Micha Coltharp has to keep the house cold. She has to avoid Spam and Pop-Tarts at the grocery store. She has to monitor the TV and radio to make sure a man’s voice doesn’t fill the house.
These things are triggers for her two boys and two girls, who spent three months under the care of their father while he led the fundamentalist Mormon offshoot Knights of the Crystal Blade. They were in his custody as he and his fellow believer allegedly prepared for a prophesied Muslim invasion of the United States and the end of the world — while “marrying” the young girls.
After three months of physical, emotional and sexual abuse, Coltharp said, her fragile children are living in a world riddled with landmines. The glow-in-the-dark stars on their ceilings, the dark nights, the toys — all are reminders of the worst three months of their lives.
Coltharp’s children have started therapy, but their wounds are deep and will take time to heal. She wants to move them from her parents’ house in Highlands Ranch, Colo., and into their own home, where they will feel safe and stable. But she can hardly leave them long enough to go to the bathroom.
“I can’t leave them to have a job, because they fear being alone so much,” Coltharp said. “The nightmares are every night. It’s a 24-hour job now.”
So she started a crowdfunding page seeking $10,000. As of Tuesday night, the page had raised $2,320 from named and anonymous donors. Coltharp called the donations “amazing.”
Her ex-husband, John Coltharp, and his friend Samuel Shaffer left with the children in May to live with John Coltharp’s parents. The men built a makeshift compound out of shipping containers near Lund.
In late November, the divorce between Micha and John Coltharp, 34, was finalized and she gained legal custody of the children. But police could not find the children. John Coltharp was arrested Dec. 1 for custodial interference after he refused to disclose where his children were.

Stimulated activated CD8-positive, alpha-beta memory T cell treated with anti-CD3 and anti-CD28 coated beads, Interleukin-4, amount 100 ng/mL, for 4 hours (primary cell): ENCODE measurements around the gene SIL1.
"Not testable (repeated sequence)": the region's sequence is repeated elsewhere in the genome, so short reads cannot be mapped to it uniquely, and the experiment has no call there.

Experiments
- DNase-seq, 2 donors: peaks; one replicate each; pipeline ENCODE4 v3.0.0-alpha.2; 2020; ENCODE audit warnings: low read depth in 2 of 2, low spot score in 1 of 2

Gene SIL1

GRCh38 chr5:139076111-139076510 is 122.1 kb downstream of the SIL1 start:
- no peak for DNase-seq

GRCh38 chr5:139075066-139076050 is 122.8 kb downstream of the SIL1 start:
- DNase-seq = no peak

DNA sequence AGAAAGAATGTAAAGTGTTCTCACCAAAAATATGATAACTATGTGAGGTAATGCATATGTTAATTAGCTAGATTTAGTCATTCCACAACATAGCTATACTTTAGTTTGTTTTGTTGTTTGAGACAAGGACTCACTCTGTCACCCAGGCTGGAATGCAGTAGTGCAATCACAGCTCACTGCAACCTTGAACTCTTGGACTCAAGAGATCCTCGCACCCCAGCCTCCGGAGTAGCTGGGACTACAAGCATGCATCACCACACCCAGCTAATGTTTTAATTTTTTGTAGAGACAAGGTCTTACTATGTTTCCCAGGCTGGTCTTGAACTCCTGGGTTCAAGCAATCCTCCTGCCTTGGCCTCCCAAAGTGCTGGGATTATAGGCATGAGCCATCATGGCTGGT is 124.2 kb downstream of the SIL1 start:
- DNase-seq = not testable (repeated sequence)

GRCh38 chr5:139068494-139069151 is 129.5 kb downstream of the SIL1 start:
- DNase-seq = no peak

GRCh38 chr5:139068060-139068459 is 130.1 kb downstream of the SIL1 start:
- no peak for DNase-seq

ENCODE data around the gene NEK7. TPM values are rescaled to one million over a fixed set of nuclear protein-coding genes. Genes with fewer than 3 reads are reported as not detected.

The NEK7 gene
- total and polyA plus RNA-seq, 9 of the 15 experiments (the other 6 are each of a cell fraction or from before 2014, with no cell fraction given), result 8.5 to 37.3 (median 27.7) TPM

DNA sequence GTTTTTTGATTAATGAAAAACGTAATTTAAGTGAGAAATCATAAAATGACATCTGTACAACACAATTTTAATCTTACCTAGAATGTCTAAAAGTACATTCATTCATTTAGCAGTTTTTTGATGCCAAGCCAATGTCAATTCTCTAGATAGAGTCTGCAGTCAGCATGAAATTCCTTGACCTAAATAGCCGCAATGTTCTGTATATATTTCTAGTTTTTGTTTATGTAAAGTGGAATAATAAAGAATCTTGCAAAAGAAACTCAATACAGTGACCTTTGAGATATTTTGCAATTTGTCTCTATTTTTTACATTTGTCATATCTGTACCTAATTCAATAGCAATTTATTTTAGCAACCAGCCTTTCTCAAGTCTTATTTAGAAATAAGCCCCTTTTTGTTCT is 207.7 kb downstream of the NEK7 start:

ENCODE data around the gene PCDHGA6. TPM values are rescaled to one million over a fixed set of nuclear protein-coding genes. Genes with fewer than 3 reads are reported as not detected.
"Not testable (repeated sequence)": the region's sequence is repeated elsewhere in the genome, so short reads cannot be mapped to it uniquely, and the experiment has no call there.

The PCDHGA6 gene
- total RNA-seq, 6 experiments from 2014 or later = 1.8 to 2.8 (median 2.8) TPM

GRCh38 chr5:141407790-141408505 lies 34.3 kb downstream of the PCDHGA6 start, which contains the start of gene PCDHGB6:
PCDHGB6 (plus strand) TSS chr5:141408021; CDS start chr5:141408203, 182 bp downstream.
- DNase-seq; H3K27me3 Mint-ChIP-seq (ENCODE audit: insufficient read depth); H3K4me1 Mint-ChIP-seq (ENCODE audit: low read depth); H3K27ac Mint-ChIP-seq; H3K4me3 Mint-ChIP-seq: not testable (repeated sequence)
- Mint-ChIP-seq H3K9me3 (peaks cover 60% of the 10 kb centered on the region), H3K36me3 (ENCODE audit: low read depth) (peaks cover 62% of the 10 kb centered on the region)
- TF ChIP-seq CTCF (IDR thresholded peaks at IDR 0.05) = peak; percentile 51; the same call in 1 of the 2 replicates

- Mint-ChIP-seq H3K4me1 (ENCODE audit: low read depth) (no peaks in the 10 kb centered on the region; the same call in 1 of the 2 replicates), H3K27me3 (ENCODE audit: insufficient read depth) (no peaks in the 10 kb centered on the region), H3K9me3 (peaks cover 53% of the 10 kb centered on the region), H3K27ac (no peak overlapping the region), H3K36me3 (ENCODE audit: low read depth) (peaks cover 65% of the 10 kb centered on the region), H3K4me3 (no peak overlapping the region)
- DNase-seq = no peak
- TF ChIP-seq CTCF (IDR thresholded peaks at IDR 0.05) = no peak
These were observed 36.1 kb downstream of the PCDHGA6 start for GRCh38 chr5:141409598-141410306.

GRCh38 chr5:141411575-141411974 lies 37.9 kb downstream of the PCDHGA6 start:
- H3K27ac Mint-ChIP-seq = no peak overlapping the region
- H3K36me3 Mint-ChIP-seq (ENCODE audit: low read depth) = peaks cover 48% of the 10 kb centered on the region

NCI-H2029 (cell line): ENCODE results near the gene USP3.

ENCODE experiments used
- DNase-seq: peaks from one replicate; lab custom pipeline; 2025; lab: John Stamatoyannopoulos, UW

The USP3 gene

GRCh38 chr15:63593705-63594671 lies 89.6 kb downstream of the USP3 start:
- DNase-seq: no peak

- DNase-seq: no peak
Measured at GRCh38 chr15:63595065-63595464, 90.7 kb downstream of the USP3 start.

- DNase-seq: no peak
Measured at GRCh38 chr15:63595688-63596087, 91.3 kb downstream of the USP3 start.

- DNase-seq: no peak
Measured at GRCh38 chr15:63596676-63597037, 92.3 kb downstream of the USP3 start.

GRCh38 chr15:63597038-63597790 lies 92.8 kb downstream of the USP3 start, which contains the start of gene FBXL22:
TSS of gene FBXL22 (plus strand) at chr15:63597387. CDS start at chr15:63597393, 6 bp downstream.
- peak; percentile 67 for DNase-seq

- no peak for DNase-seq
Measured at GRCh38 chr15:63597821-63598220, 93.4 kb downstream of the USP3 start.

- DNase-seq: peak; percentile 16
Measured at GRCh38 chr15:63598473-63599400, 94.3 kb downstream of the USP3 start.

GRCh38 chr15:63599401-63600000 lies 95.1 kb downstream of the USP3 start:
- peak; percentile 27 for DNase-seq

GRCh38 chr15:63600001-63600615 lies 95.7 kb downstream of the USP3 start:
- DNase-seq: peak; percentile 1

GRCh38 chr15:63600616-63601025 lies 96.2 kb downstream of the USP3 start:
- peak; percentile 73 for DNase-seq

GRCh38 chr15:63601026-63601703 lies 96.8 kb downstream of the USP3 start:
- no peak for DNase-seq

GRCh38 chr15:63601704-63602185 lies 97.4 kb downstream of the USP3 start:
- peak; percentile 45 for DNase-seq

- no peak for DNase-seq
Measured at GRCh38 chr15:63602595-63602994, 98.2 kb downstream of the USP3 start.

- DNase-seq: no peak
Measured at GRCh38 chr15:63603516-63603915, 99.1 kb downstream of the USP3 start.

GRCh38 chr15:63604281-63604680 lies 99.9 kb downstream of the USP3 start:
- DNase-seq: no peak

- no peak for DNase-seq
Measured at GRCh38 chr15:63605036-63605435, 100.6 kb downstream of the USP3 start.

On Dec. 4, Iron County Sheriff’s Office deputies raided the compound and recovered the two Coltharp boys, ages 6 and 7. But the girls were still missing. An Amber Alert was issued, and police found Shaffer, 34, walking near Lund later that evening. He eventually gave up the location of the two Coltharp girls and his own two daughters. Two were in an empty water drum, and two were in a run-down mobile home.
All four girls were hospitalized to treat their dehydration. Shaffer and John Coltharp were charged with an array of crimes, including kidnapping, sodomy of a child and child bigamy. Each man married the other’s older daughter, according to police records, and each married his own 4-year-old daughter.
Shaffer pleaded guilty to rape of a child and child abuse in February and was sentenced to 25 years to life in prison. John Coltharp has a pretrial conference scheduled for Wednesday.
Micha Coltharp was reunited with her boys Dec. 4 and with her girls a day later, after they were released from a hospital. Some of the abuse and trauma they endured was immediately identifiable.
“When we found the boys, their hair was so filled with tree sap that we thought we’d have to shave their heads,” Micha said. The boys told her Shaffer would walk them miles into the woods before abandoning them. The children would have to retrace their footsteps to make it back to the compound.